But where would we be without the heroes? A story full of characters whose primary motivations are self-serving or up for grabs may make an interesting read/viewing experience, but an abundance of stories like that leave me feeling ungrounded. Those gray characters are like the icing without the cake. I need to have someone in the story who I can root for without feeling like I washed myself with a dirty rag. Someone far from perfect but who I know is trying to do the right thing, even if they mess it up a lot along the way. Even if, in the end, they fail.

It's a bit embarrassing, though, to be asked who your favorite character is in fandom discussions and have to "admit":

Oh, Highlander? Duncan Macleod
Harry Potter series: Harry Potter
Merlin BBC: well, Merlin, of course
Angel the Series: Angel
Star Trek Deep Space Nine: Ben Sisko
Once Upon A Time: Emma Swan
Harry Dresden: Harry Dresden

...and so on.

It's not always the case though. My favorite ST: TNG character was Data. But of course, he was the epitome of the awkwardly sincere trying-to-be-the-best-of-humanity. And my favorite character on Lost was Hurley, but y'know, Everyman with a Heart of Gold, he was. On ST: Voyager, I liked Be'lanna Torres. I have a thing for the fucked-up tough girls. But I'm not sure I would have stayed glommed onto the angry, screwed-up babes if they weren't flawed-but-trying-to-be-a-good-person. To wit: Faith on BtVS/AtS. Although she was never my favorite character on Buffy the Vampire Slayer. I never really had one, except possibly the foursome of Buffy+Giles+Willow+Xander. The collective heroic.

Do I get points if my favorite Anne Rice vampire was Armand? He was no saint. I could never stand Lestat, but I liked Louis quite a bit. I prefer my vampires with a soul.
masqthephlsphr: (OUAT)
I got the first season of OUAT on DVD for Xmas and have been doing a rewatch. Simultaneously, I've been plotting the second draft of my novel using the hero's journey as a rough template, so I had the concept of the hero's Guide archetype in my head while watching.

Assuming Emma is the Hero of OUAT, the first Guide she encounters, at least in season one, is Henry. He has the Book, and he is constantly interpreting events and people for Emma (also, Mary-Margaret/Snow White, and Graham/the Huntsman) in terms of the book so that she can see herself in the larger picture of what she is supposed to accomplish as the "savior."

A lot of fans have a knee-jerk dislike of unusually-bright child characters. I'm not one of them (Wesley Crusher fan. No apologies.) I think I may even have a slight* story kink for bright child characters, especially if the child is part of an emotionally complicated parent-child dynamic, which Henry is in spades. (*slight; this trope can be sloppily done)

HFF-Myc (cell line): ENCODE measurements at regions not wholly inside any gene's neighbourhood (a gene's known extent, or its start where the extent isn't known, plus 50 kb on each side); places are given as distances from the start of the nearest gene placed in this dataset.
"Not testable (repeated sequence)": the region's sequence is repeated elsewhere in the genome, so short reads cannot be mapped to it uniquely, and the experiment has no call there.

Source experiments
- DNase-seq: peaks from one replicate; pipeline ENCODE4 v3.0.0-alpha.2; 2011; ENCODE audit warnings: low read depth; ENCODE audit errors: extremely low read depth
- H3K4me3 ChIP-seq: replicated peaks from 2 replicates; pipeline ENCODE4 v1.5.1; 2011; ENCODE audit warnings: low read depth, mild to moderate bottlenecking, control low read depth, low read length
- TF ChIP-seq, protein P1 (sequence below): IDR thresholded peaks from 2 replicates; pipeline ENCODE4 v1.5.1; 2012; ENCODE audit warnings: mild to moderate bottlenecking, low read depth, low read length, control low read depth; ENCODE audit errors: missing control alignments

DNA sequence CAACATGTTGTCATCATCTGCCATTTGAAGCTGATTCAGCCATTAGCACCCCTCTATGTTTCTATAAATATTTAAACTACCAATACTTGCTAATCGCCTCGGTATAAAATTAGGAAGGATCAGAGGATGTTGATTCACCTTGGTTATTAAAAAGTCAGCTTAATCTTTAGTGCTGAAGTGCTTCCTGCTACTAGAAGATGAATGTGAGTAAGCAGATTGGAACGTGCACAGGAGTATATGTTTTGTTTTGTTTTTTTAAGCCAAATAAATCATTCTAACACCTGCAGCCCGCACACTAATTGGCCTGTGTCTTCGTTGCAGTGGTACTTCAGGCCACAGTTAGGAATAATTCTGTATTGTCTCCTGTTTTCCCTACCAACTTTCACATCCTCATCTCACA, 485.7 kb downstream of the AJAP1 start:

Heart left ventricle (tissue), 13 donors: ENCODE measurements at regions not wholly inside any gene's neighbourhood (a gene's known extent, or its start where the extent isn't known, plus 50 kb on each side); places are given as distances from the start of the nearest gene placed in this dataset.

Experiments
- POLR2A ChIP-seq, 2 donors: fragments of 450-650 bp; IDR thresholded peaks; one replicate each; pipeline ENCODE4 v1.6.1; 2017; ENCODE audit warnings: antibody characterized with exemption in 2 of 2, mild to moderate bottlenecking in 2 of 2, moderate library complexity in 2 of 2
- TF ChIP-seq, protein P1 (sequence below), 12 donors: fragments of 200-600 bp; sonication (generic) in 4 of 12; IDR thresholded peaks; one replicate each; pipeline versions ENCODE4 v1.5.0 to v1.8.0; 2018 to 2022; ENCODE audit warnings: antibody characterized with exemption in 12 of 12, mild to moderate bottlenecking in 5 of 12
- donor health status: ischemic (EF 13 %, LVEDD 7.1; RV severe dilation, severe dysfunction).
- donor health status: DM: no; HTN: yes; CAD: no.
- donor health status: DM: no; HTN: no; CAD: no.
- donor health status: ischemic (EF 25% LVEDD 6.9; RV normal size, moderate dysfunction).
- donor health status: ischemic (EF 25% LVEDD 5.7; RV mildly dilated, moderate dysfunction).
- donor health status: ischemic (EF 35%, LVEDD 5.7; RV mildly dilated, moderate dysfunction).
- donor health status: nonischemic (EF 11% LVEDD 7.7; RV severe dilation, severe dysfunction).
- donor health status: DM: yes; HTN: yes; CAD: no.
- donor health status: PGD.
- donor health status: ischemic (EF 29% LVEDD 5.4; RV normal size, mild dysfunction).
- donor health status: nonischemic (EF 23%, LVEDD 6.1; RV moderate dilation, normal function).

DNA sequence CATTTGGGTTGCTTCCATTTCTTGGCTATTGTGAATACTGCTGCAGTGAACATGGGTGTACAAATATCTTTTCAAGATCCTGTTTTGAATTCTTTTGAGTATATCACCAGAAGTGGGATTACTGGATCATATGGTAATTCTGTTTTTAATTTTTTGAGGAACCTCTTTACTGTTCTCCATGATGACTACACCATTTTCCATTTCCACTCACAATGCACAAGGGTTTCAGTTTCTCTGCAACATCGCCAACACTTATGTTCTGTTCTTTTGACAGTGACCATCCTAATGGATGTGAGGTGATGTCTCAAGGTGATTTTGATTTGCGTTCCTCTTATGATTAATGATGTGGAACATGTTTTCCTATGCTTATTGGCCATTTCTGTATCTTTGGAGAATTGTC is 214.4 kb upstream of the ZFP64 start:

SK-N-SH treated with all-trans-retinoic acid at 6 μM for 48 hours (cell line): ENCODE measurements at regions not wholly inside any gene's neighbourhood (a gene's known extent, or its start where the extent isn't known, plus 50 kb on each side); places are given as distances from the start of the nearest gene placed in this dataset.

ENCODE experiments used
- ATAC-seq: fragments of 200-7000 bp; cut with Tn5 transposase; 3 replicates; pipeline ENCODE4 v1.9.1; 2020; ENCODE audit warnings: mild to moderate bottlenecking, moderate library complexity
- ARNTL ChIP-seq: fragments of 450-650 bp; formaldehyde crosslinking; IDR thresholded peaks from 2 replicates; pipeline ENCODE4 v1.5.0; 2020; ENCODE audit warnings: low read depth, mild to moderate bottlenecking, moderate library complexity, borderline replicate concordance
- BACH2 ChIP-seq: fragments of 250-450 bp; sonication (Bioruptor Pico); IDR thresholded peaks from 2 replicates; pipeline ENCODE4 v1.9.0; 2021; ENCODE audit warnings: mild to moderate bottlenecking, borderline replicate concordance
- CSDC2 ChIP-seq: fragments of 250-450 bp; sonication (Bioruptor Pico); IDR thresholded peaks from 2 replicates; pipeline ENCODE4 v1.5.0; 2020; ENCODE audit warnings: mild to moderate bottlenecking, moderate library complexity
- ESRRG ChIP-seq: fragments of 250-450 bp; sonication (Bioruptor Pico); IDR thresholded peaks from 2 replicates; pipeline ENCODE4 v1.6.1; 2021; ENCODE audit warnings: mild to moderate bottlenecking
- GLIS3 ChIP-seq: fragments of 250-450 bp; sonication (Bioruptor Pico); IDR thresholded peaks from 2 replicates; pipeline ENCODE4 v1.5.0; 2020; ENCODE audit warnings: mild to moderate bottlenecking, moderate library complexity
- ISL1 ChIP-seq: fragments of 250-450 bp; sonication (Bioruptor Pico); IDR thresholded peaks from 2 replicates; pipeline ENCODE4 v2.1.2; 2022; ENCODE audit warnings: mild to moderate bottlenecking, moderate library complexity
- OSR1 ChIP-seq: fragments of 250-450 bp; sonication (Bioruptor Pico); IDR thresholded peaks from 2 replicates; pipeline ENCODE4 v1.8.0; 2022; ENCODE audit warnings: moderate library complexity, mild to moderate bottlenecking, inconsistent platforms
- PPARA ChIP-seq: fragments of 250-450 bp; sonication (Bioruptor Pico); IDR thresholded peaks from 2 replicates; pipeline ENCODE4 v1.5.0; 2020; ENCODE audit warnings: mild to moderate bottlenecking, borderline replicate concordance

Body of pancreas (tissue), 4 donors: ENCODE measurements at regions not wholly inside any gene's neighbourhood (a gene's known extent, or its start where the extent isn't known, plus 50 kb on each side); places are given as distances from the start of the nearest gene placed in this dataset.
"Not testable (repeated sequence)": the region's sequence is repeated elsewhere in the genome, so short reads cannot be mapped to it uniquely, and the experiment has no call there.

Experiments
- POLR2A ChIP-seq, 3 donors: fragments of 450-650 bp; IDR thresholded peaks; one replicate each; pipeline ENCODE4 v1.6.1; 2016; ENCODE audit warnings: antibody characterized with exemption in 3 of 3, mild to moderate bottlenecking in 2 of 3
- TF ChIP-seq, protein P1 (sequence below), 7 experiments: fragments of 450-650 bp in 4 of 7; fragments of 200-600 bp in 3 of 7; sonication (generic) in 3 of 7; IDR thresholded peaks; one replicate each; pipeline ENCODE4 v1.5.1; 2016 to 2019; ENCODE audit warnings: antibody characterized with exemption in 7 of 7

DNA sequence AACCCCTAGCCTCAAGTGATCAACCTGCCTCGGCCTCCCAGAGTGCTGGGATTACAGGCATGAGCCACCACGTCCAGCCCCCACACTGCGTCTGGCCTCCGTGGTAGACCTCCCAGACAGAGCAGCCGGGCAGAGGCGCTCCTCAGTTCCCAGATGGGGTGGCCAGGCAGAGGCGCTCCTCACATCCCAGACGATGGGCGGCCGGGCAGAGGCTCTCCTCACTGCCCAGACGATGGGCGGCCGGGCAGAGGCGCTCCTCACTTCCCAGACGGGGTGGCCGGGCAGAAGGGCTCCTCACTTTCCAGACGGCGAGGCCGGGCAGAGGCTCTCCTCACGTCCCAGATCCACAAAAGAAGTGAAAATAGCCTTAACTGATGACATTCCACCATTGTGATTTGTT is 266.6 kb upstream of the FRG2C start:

There is a precedent to the idea of the child-as-guide. It comes from the notion of a child having "clearer sight" then adults, not being blinded or sidetracked by the assumptions that get inculcated later through education and the disappointments and joys of life. Invariably, though, in this trope, the adults around the child dismiss the child's perceptions as imaginary or naive.

Henry is a smart kid, but he doesn't really know much of anything he didn't read in the fairytale book. What he knows, in and of himself, is simply to trust the book, and that sort of faith is well-suited for a child character. (BTW, where that book came from before Mary Margaret gave it to Henry is a question I don't believe they have answered as of mid-season two).

Henry isn't unwavering in his faith and shows lapses, especially in mid-season when (*gasp*) evil fights back, and even as late as the last episode of season one when even he seems surprised to see Pinocchio reverting to wood.

In season 2, he is allowed to be more of a child, although he was interestingly one of the first threshold figures who could exist between our world and fairytale world.

Reactions and speculations on this week's OUAT (In the Name of the Brother) )

Fannish 5

Jun. 9th, 2012 11:39 am
masqthephlsphr: (angelsartre)
Five canon events that you found unbelievable and wished had not happened.

Agreeing with my flist on a number of these:

Spoilers for some ridiculous character deaths )


Jan. 26th, 2011 06:28 am
masqthephlsphr: (Sisko)
Ganked from [personal profile] butterfly

List fifteen of your favorite characters from different fandoms, and ask people to spot patterns in your choices, and if they're so inclined, to draw conclusions about you based on the patterns they've spotted.

In no particular order (other than the order they occurred to me):

1 Connor (AtS)
2 Angel (AtS)
3 Faith (BtVS/AtS)
4 Be'lanna Torres (ST:Voyager)
5 Sisko (ST:DSN)
6 Data (ST: TNG)
7 Ensign Ro (ST: TNG)
8 K'Ehleyr (ST: TNG)
9 Harry (Harry Potter)
10 Susan Rodriguez (The Dresden Files)
11 Richie (Highlander)
12 Spock (ST:TOS)
13 Hurley (Lost)
14 John Connor (Terminator)
15 Luke Skywalker (Star Wars)
16 Armand (Anne Rice's Vampire Chronicles)
masqthephlsphr: (holiday)
...the Star Trek series Enterprise was cancelled. It actually started to become interesting in its fourth season, to become the show I'd wanted to watch when it first aired. The prequel; the show that actually paid attention to its future canon and told the story about the first days of Starfleet and the founding of the Federation, and tread those already sketched-out paths in imaginative ways that couldn't be predicted (their take on how the Klingons lost their forehead ridges for a while, ribbing off the human Eugenics Wars? Inspired, because it was so, so in character for the Klingons).

I suppose it was a show that was doomed to failure from the beginning. You can't explore strange new worlds and seek out new civilizations when your characters are just getting to know species that to the audience are familiar faces. You either have to take the story far afield into alien species we don't understand why we never heard of before (which they did a lot of, for three years), or write that prequel that could fall so quickly into predictability.

In the end, I didn't watch the show because I didn't bond personally with any of the characters. There was no one who intrigued me, or got under my skin. And so many of the early plots seemed warmed over [insert TOS/TNG/DSN/Voy episode here].

I finally got done catching up on the entire series on Netflix. Now to figure out what to catch up on next.
masqthephlsphr: (holiday)
Some of you may remember [profile] indulging_breck from hir Angel/Buffy iconing days. The awesomeness continues with an iconing of the original Trek series, now underway: